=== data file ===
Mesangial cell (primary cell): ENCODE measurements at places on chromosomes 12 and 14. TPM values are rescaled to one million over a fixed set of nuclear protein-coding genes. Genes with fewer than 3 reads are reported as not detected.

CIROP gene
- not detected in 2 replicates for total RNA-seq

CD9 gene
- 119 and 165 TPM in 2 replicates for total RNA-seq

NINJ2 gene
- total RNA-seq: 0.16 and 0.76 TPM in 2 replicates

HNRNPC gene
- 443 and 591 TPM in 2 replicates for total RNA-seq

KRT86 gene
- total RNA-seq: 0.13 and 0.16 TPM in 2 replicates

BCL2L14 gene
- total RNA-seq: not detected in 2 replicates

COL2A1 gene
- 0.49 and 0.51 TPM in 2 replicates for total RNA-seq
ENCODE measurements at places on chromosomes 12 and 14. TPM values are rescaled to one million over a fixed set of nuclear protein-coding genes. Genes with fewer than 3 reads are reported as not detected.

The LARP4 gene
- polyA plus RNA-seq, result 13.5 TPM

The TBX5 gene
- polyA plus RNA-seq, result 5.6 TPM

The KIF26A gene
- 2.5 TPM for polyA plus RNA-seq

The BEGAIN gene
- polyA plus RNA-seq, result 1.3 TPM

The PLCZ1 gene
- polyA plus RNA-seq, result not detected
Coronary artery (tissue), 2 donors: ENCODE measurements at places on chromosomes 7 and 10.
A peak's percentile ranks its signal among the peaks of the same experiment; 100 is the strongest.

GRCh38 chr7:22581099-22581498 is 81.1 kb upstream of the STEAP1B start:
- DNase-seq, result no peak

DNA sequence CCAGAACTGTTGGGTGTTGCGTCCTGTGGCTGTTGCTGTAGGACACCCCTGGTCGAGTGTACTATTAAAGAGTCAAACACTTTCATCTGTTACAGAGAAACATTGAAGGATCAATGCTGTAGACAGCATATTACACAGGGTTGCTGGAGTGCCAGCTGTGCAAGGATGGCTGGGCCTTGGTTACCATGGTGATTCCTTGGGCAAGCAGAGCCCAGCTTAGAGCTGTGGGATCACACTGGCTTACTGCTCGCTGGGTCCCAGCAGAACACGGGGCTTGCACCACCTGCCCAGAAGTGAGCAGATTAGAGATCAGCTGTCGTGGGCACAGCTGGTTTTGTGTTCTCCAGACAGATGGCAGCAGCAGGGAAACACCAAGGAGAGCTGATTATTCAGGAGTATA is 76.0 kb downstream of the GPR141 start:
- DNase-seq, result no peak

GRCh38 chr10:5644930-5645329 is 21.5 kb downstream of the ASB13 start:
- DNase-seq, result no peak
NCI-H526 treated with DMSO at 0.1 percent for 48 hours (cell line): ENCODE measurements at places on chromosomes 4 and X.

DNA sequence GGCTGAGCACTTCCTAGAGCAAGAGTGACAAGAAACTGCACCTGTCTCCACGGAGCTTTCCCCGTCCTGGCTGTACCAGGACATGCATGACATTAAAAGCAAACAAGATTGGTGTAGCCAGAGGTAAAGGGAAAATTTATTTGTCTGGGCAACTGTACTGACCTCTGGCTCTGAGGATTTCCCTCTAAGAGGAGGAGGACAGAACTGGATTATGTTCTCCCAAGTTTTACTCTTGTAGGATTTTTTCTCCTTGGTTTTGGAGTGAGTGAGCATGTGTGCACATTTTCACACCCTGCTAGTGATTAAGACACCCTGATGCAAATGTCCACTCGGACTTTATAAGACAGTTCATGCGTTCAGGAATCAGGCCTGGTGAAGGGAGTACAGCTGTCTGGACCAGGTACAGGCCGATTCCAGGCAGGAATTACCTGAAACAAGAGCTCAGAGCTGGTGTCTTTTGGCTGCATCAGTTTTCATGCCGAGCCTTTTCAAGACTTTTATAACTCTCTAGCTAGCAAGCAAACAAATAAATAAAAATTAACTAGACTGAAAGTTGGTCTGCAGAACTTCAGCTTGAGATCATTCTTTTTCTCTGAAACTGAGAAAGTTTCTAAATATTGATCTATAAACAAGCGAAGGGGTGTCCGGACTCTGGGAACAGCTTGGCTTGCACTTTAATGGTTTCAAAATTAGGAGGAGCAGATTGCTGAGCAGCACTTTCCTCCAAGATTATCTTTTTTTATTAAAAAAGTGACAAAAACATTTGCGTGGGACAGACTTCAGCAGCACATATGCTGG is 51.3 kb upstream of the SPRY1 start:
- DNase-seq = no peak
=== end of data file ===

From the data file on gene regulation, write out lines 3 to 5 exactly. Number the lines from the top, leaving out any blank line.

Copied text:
- not detected in 2 replicates for total RNA-seq

CD9 gene
- 119 and 165 TPM in 2 replicates for total RNA-seq